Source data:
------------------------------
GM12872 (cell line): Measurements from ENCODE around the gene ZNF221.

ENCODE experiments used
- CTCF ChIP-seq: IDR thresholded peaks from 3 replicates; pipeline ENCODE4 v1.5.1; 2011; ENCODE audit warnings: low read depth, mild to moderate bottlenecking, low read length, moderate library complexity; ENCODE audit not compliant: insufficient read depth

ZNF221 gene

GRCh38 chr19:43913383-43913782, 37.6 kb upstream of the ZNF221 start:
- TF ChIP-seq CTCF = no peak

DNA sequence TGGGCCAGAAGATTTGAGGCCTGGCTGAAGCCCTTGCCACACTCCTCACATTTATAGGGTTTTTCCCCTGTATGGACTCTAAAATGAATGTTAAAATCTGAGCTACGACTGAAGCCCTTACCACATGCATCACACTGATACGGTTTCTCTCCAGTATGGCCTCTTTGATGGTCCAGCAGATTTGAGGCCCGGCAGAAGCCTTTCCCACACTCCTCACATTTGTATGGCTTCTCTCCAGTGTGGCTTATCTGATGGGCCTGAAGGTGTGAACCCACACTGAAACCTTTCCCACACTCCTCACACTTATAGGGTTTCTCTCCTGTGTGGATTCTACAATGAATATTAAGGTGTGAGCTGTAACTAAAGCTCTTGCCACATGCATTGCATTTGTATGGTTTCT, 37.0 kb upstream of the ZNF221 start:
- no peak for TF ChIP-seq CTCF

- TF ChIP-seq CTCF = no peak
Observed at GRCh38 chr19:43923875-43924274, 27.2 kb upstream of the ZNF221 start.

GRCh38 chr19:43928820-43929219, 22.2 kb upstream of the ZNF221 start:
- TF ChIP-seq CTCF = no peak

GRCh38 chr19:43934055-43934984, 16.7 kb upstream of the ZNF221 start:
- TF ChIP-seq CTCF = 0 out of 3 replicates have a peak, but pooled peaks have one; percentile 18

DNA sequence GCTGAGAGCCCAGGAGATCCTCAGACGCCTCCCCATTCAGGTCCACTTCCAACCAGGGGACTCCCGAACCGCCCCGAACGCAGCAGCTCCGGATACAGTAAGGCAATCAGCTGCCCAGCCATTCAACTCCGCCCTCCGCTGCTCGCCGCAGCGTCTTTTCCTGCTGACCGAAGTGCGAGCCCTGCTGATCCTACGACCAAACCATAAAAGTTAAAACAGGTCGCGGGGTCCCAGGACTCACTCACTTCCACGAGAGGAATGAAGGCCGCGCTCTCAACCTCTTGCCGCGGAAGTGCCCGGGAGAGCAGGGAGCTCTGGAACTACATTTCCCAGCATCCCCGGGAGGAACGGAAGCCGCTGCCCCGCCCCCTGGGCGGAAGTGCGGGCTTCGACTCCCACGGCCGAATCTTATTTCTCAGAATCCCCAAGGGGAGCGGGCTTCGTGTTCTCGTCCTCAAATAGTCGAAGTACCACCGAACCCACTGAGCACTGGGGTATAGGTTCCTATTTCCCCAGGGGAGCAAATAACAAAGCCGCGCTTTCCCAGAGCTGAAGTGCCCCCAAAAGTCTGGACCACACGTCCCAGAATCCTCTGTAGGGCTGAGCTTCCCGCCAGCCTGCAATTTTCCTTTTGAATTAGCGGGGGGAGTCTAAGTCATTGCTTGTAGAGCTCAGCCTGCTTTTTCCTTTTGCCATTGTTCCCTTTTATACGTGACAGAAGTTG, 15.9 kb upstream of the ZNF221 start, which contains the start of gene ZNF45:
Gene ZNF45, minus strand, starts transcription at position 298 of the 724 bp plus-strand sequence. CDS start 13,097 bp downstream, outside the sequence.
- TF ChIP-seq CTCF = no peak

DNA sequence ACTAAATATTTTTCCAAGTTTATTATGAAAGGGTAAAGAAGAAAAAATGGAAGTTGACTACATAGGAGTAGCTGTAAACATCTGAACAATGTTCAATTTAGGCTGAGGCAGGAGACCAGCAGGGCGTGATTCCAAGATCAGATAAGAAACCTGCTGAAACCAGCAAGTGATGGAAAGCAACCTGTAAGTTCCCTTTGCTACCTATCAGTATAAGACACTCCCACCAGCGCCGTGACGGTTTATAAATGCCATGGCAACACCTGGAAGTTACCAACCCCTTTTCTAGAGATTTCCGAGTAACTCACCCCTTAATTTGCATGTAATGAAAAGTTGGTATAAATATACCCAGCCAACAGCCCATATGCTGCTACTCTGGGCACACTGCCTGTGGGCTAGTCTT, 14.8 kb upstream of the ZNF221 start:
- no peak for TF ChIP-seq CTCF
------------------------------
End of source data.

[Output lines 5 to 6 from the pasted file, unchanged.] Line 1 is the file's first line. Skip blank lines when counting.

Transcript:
GRCh38 chr19:43913383-43913782, 37.6 kb upstream of the ZNF221 start:
- TF ChIP-seq CTCF = no peak